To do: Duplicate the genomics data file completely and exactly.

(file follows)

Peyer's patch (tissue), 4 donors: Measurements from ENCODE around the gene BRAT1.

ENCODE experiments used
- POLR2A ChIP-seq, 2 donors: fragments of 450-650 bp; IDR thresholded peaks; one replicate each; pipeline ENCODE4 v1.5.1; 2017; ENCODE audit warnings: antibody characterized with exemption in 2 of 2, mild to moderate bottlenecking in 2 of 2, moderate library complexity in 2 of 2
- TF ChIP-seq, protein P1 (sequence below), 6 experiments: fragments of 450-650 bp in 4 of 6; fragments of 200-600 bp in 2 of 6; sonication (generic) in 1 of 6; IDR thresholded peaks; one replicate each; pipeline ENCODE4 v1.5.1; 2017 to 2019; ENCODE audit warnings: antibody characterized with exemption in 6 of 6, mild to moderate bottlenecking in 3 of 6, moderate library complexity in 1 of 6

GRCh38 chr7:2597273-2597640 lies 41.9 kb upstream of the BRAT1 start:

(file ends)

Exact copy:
Peyer's patch (tissue), 4 donors: Measurements from ENCODE around the gene BRAT1.

ENCODE experiments used
- POLR2A ChIP-seq, 2 donors: fragments of 450-650 bp; IDR thresholded peaks; one replicate each; pipeline ENCODE4 v1.5.1; 2017; ENCODE audit warnings: antibody characterized with exemption in 2 of 2, mild to moderate bottlenecking in 2 of 2, moderate library complexity in 2 of 2
- TF ChIP-seq, protein P1 (sequence below), 6 experiments: fragments of 450-650 bp in 4 of 6; fragments of 200-600 bp in 2 of 6; sonication (generic) in 1 of 6; IDR thresholded peaks; one replicate each; pipeline ENCODE4 v1.5.1; 2017 to 2019; ENCODE audit warnings: antibody characterized with exemption in 6 of 6, mild to moderate bottlenecking in 3 of 6, moderate library complexity in 1 of 6

GRCh38 chr7:2597273-2597640 lies 41.9 kb upstream of the BRAT1 start: